After applying for a property, can a property manager raise the rent based on past rental history? They are doubling the security deposit also. So in order to get this place I have to pay $1800 for the deposit, plus a pet deposit, and instead of the advertising rent of $850, they want $900. Can they do that? I spoke with my listing agent and other property managers who say no.
It sounds like you had some issues in the past, and the property owner or manager is hedging his or her bets based on some negative information in your credit report or a bad reference from a former landlord. In most cases, unless you already have a contract in place, and that’s the reason for the rent increase and the increase in the security deposit, it may well be legal.
The Devil, they say, is in the details. But first, the general rule:
Having bad credit or a spotty rental history does not put you in a protected class. It is quite legal for landlords to discriminate on the basis of credit history. Indeed, they would be fools not to.
This doesn’t mean you won’t be able to find someone to rent to you. But you can expect to be asked to pay at least a higher security deposit, in many cases.
The governing document setting rent amounts is the lease. In most cases, if you don’t have a lease on paper, then you have an uphill battle to prove that some other contract did, indeed, exist prior to the property manager raising the rent.
Did you get any kind of assurance, beyond the advertised price, that if approved you would be allowed to rent the property at $850 per month rather than $900, regardless of past rental history?
You could try to assert that you had a verbal agreement in place when you applied, but this would probably be a longshot for you if you don’t have it in writing.
Some jurisdictions have some specific rules about maximum security deposits, and some jurisdictions are stricter than others about forcing landlords to stick with advertised prices.
Now, let’s boil down to your neighborhood.
You gave us a zip code for Jacksonville, North Carolina. The State of North Carolina does set a maximum security deposit of two months’ rent for lease periods longer than two months. Otherwise, the maximum is 1½ months’ rent for month-to-month rentals.
As for the pet deposit, the landlord may charge a reasonable, nonrefundable fee for pets kept by the tenant on the premises. (1977, c. 914, s. 1.)
Now, North Carolina does have an unfair and deceptive trade practices law on the books, and it does cover rental property. But it takes more than an allegation of a breach of contract to make that one stick. The general rule, however, is that a public advertisement by itself does not constitute an offer.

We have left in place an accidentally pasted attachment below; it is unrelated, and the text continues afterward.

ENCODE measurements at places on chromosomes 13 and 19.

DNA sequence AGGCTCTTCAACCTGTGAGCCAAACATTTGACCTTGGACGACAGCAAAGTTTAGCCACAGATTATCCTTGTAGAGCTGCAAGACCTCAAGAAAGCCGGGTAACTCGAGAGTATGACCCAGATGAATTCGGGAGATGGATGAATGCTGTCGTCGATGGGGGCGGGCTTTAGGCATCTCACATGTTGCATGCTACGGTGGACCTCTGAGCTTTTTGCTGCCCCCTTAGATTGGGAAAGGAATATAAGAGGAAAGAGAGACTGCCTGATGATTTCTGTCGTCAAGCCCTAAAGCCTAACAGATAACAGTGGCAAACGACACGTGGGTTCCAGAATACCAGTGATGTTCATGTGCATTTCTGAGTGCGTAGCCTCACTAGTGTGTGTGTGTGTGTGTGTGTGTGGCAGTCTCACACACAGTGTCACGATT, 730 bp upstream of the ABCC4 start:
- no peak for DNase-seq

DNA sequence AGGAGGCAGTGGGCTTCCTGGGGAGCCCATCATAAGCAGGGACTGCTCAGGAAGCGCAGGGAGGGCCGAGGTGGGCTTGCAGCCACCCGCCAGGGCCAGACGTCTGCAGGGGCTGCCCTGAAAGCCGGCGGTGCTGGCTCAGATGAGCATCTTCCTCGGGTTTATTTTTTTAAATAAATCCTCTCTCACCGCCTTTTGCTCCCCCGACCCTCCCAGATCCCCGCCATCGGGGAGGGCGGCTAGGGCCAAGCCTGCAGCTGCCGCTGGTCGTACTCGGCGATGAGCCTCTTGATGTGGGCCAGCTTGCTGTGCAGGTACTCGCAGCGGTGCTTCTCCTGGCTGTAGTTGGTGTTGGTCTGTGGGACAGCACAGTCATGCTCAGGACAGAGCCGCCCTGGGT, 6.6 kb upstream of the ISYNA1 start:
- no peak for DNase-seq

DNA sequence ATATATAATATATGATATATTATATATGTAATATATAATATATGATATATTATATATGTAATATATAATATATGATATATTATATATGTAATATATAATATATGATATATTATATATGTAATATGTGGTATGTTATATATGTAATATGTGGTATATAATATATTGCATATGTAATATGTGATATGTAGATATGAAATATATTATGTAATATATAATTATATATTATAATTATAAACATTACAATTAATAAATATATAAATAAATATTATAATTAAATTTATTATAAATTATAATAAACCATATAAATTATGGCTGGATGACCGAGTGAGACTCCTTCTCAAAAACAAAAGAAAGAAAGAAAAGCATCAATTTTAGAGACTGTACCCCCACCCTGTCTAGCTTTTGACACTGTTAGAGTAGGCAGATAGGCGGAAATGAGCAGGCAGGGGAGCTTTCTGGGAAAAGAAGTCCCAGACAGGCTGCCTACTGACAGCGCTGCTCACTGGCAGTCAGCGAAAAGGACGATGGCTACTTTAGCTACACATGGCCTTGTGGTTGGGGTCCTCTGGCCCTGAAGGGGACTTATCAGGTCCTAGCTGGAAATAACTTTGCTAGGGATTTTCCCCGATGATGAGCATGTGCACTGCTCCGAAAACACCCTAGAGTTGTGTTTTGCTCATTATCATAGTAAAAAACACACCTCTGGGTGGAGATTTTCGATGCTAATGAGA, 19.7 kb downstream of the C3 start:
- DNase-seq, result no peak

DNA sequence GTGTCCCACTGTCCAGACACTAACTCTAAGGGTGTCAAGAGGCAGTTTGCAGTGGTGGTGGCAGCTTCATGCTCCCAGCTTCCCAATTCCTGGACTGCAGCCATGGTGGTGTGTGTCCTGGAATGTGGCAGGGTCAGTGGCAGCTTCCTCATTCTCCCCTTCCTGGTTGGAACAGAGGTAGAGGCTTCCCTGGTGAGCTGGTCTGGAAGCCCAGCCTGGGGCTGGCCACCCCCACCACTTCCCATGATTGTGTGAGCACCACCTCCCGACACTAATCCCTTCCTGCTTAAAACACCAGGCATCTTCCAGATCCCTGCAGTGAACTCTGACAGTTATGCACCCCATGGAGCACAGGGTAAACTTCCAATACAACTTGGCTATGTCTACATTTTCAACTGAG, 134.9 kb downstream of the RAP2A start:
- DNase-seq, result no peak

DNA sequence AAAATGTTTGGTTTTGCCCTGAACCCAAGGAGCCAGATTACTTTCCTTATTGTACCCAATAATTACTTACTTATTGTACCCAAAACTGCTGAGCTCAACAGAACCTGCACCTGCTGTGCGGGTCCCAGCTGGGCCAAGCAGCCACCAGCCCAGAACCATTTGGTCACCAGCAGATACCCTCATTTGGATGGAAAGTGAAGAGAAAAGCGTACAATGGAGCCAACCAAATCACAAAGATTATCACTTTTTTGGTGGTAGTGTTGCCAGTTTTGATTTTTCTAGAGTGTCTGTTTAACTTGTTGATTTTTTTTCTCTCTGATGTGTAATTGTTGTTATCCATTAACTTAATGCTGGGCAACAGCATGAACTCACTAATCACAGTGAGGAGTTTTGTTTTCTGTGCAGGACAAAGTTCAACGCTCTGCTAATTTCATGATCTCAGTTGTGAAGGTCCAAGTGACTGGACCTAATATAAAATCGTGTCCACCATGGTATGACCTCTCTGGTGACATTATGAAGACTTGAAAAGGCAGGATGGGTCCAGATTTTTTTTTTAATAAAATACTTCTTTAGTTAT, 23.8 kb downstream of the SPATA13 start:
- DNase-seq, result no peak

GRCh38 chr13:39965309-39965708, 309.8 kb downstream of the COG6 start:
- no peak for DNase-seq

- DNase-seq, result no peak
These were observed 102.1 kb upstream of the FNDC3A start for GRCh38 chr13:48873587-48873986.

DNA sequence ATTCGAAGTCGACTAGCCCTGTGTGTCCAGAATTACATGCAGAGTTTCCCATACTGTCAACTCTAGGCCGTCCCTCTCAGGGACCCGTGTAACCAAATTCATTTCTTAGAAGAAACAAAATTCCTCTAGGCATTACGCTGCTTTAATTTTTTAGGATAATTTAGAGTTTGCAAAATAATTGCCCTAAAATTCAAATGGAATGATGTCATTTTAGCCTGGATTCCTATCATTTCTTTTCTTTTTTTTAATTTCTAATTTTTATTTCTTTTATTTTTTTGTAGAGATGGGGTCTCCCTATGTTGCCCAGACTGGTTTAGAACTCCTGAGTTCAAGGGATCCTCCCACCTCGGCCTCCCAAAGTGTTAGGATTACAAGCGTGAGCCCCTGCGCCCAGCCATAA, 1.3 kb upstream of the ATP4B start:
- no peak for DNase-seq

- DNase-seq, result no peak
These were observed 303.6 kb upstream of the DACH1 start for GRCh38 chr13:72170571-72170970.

Now, there is a circumstance that could potentially land a property manager or landlord in hot water: The landlord or manager can not jack up security deposits on certain legally protected kinds of applicants, or rents, in order to deter them from moving in, while favoring others. North Carolina, prohibits discrimination based on:
- national origin
- familial status
North Carolina does not prohibit discrimination in housing against gay, lesbian and transgender individuals. Certain towns do, but Jacksonville is not among them.
If you believe it’s a case of discrimination against you as a member of a protected class under North Carolina or Federal law, take a look at these two precedents, prosecuted under federal fair housing auspices:
- A management team running Park Place Apartments in Boaz, Alabama had been caught trying to prevent African Americans from renting units, while making them available to whites. It took a fair amount of investigation: The Department of Justice approached the manager with a variety of people, black and white, posing as people interested in renting apartments.
- Investigators uncovered a similar pattern with the owners of a rental property in New Jersey.
If you have reason to believe you were the victim of unlawful discrimination, contact your state real estate commission, you may want to discuss it with the Fair Housing Project, a Project of Legal Aid of North Carolina. Their attorneys can help you assess the situation and if warranted, take appropriate legal action.
Writing about personal finance and investments since 1999, Jason Van Steenwyk started as a reporter with Mutual Funds Magazine and served as editor of Investors’ Digest. He now publishes feature articles in many publications including Annuity Selling Guide, Bankrate.com, and more.